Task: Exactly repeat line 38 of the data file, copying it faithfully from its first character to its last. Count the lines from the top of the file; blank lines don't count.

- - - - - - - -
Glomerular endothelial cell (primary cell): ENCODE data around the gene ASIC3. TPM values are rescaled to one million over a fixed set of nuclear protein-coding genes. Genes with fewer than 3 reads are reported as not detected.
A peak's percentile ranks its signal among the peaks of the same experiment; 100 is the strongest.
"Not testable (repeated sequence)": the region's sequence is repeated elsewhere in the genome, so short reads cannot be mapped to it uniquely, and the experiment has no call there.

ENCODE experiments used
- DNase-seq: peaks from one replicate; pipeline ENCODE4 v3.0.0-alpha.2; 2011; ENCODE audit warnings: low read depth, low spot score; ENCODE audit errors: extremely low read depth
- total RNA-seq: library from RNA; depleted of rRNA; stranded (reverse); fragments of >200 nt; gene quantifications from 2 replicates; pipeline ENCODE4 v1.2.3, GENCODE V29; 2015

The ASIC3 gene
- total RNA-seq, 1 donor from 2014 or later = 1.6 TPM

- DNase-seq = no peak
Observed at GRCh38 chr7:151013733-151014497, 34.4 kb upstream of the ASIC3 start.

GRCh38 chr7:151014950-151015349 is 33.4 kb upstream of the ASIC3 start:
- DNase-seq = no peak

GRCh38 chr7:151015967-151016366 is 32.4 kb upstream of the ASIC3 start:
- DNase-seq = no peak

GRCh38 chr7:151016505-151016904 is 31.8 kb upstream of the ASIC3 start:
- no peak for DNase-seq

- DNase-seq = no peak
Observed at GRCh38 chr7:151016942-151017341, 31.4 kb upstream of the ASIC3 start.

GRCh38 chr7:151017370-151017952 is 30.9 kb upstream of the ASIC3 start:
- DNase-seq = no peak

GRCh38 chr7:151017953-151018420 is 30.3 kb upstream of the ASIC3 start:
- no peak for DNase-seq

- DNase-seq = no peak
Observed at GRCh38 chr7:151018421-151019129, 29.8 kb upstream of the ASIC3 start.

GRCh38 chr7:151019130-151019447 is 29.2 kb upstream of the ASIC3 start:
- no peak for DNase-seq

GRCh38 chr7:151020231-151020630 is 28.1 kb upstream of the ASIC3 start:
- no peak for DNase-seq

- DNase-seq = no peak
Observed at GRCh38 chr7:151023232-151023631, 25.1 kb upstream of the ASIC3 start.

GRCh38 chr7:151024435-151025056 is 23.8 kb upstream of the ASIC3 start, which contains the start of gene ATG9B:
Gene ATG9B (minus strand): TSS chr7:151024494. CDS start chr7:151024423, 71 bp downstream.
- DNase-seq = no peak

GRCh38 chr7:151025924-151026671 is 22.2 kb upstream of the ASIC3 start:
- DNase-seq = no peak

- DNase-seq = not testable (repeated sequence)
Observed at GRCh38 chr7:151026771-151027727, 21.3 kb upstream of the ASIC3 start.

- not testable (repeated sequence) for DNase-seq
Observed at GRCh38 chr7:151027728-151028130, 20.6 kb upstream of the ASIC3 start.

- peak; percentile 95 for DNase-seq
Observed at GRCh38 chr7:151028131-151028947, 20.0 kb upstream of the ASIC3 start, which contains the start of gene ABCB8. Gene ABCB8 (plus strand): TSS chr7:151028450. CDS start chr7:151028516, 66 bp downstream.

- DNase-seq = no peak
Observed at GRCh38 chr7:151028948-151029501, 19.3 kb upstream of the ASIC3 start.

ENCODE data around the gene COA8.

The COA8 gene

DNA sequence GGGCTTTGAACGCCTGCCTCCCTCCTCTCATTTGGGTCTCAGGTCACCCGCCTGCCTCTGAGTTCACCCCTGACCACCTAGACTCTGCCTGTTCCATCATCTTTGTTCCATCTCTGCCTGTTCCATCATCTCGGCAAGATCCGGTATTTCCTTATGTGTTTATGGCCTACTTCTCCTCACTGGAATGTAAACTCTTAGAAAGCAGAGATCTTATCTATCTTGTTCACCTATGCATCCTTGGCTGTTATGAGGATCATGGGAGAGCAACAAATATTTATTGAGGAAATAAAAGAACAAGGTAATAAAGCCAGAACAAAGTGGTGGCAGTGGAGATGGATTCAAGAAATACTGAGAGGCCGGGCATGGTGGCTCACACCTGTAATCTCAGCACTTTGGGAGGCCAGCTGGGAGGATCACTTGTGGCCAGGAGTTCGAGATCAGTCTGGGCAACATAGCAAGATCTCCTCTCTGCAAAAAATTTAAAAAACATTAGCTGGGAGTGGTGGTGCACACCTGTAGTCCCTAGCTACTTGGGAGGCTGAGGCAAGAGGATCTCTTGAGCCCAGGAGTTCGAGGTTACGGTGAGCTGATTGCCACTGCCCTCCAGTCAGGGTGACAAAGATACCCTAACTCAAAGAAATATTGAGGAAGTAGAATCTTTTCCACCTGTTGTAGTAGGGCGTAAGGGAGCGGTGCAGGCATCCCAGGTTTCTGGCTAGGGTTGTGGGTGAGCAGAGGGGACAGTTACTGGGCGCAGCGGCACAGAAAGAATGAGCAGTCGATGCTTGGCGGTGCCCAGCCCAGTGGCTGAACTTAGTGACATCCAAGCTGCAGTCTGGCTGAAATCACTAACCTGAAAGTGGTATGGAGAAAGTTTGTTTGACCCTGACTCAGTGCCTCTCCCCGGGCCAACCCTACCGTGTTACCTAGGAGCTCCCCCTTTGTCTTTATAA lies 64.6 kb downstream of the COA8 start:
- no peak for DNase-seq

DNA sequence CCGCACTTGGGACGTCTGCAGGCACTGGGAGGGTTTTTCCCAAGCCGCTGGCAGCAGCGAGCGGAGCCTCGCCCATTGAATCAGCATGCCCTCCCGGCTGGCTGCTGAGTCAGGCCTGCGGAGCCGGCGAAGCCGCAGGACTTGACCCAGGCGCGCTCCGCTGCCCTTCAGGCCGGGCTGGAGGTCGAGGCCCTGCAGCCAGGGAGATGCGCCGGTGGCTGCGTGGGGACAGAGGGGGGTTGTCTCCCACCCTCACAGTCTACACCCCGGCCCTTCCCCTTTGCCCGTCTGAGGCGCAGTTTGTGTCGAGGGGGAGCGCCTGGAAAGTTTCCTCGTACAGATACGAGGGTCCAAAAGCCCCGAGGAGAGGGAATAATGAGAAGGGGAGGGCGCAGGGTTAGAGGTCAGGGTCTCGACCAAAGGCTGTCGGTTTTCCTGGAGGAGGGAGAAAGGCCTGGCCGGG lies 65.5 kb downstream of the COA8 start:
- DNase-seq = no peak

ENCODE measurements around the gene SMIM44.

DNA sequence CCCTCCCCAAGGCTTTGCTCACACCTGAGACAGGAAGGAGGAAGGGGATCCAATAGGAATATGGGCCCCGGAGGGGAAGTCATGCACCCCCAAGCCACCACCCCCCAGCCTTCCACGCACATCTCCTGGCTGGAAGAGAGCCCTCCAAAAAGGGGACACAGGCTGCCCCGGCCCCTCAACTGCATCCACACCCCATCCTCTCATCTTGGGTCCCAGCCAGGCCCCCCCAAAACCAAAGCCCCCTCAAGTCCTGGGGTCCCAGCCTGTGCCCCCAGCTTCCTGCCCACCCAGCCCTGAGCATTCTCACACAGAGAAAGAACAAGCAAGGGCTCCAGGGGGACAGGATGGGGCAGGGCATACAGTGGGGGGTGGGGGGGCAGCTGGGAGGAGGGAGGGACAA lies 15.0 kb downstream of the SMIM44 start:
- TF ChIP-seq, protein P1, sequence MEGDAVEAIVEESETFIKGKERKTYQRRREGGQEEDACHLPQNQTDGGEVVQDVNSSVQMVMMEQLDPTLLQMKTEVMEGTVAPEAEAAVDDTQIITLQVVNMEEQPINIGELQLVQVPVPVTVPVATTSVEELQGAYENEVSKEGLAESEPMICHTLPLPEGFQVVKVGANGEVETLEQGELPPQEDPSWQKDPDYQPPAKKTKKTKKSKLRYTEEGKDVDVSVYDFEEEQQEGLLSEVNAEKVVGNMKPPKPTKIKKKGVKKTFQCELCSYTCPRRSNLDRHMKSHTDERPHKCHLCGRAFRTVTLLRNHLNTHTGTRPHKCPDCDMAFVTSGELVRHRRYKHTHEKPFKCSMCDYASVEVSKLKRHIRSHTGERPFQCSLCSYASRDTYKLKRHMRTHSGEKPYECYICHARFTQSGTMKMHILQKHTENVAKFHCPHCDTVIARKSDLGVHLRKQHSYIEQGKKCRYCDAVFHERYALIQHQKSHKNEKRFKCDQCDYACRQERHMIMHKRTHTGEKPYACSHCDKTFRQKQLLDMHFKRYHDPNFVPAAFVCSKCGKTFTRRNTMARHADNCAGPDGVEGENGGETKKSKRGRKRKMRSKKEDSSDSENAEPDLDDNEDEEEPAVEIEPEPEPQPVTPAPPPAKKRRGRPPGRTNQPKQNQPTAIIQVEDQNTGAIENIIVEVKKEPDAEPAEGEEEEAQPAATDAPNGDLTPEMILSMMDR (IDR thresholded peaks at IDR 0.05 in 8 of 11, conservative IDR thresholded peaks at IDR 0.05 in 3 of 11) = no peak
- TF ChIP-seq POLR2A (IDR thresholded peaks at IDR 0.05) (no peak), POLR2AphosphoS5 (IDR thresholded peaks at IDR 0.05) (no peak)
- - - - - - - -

- not testable (repeated sequence) for DNase-seq